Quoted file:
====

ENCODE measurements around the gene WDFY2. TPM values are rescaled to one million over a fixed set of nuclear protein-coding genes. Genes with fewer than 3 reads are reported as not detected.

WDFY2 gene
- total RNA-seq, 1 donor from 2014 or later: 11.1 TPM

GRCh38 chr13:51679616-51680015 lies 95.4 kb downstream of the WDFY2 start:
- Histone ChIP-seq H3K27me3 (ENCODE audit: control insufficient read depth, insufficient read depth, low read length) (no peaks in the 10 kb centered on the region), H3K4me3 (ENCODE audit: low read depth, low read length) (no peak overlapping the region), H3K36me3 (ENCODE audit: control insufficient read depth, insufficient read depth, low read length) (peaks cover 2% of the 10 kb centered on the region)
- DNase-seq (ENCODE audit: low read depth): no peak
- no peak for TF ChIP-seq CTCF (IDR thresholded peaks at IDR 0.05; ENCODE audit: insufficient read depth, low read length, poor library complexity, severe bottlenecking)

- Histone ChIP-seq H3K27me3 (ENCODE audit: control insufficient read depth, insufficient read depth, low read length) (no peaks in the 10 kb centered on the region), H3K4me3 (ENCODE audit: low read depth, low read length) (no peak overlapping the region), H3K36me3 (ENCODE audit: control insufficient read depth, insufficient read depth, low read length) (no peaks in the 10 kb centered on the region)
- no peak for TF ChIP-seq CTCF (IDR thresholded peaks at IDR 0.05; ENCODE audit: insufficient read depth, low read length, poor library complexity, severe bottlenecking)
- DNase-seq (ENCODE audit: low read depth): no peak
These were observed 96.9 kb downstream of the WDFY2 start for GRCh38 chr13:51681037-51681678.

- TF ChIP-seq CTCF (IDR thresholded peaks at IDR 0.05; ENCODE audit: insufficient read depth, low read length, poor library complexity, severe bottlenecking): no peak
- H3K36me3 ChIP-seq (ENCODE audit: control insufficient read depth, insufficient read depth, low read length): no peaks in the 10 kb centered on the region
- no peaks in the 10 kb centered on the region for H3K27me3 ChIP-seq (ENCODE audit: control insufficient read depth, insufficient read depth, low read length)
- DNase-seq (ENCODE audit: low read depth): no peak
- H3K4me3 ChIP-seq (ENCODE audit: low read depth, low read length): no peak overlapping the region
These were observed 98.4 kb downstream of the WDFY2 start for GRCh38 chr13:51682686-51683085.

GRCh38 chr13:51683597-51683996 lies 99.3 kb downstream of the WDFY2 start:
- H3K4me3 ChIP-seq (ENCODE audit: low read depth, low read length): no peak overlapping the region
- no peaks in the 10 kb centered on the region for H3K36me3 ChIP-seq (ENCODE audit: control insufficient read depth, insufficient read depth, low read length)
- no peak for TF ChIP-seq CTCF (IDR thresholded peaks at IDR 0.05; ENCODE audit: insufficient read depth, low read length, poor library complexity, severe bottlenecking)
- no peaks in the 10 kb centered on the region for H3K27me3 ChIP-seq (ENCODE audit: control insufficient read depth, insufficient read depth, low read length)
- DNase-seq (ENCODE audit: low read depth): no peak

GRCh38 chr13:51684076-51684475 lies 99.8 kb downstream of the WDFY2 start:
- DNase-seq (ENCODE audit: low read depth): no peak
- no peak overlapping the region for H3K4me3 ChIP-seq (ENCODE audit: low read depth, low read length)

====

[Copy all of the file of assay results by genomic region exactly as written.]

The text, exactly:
ENCODE measurements around the gene WDFY2. TPM values are rescaled to one million over a fixed set of nuclear protein-coding genes. Genes with fewer than 3 reads are reported as not detected.

WDFY2 gene
- total RNA-seq, 1 donor from 2014 or later: 11.1 TPM

GRCh38 chr13:51679616-51680015 lies 95.4 kb downstream of the WDFY2 start:
- Histone ChIP-seq H3K27me3 (ENCODE audit: control insufficient read depth, insufficient read depth, low read length) (no peaks in the 10 kb centered on the region), H3K4me3 (ENCODE audit: low read depth, low read length) (no peak overlapping the region), H3K36me3 (ENCODE audit: control insufficient read depth, insufficient read depth, low read length) (peaks cover 2% of the 10 kb centered on the region)
- DNase-seq (ENCODE audit: low read depth): no peak
- no peak for TF ChIP-seq CTCF (IDR thresholded peaks at IDR 0.05; ENCODE audit: insufficient read depth, low read length, poor library complexity, severe bottlenecking)

- Histone ChIP-seq H3K27me3 (ENCODE audit: control insufficient read depth, insufficient read depth, low read length) (no peaks in the 10 kb centered on the region), H3K4me3 (ENCODE audit: low read depth, low read length) (no peak overlapping the region), H3K36me3 (ENCODE audit: control insufficient read depth, insufficient read depth, low read length) (no peaks in the 10 kb centered on the region)
- no peak for TF ChIP-seq CTCF (IDR thresholded peaks at IDR 0.05; ENCODE audit: insufficient read depth, low read length, poor library complexity, severe bottlenecking)
- DNase-seq (ENCODE audit: low read depth): no peak
These were observed 96.9 kb downstream of the WDFY2 start for GRCh38 chr13:51681037-51681678.

- TF ChIP-seq CTCF (IDR thresholded peaks at IDR 0.05; ENCODE audit: insufficient read depth, low read length, poor library complexity, severe bottlenecking): no peak
- H3K36me3 ChIP-seq (ENCODE audit: control insufficient read depth, insufficient read depth, low read length): no peaks in the 10 kb centered on the region
- no peaks in the 10 kb centered on the region for H3K27me3 ChIP-seq (ENCODE audit: control insufficient read depth, insufficient read depth, low read length)
- DNase-seq (ENCODE audit: low read depth): no peak
- H3K4me3 ChIP-seq (ENCODE audit: low read depth, low read length): no peak overlapping the region
These were observed 98.4 kb downstream of the WDFY2 start for GRCh38 chr13:51682686-51683085.

GRCh38 chr13:51683597-51683996 lies 99.3 kb downstream of the WDFY2 start:
- H3K4me3 ChIP-seq (ENCODE audit: low read depth, low read length): no peak overlapping the region
- no peaks in the 10 kb centered on the region for H3K36me3 ChIP-seq (ENCODE audit: control insufficient read depth, insufficient read depth, low read length)
- no peak for TF ChIP-seq CTCF (IDR thresholded peaks at IDR 0.05; ENCODE audit: insufficient read depth, low read length, poor library complexity, severe bottlenecking)
- no peaks in the 10 kb centered on the region for H3K27me3 ChIP-seq (ENCODE audit: control insufficient read depth, insufficient read depth, low read length)
- DNase-seq (ENCODE audit: low read depth): no peak

GRCh38 chr13:51684076-51684475 lies 99.8 kb downstream of the WDFY2 start:
- DNase-seq (ENCODE audit: low read depth): no peak
- no peak overlapping the region for H3K4me3 ChIP-seq (ENCODE audit: low read depth, low read length)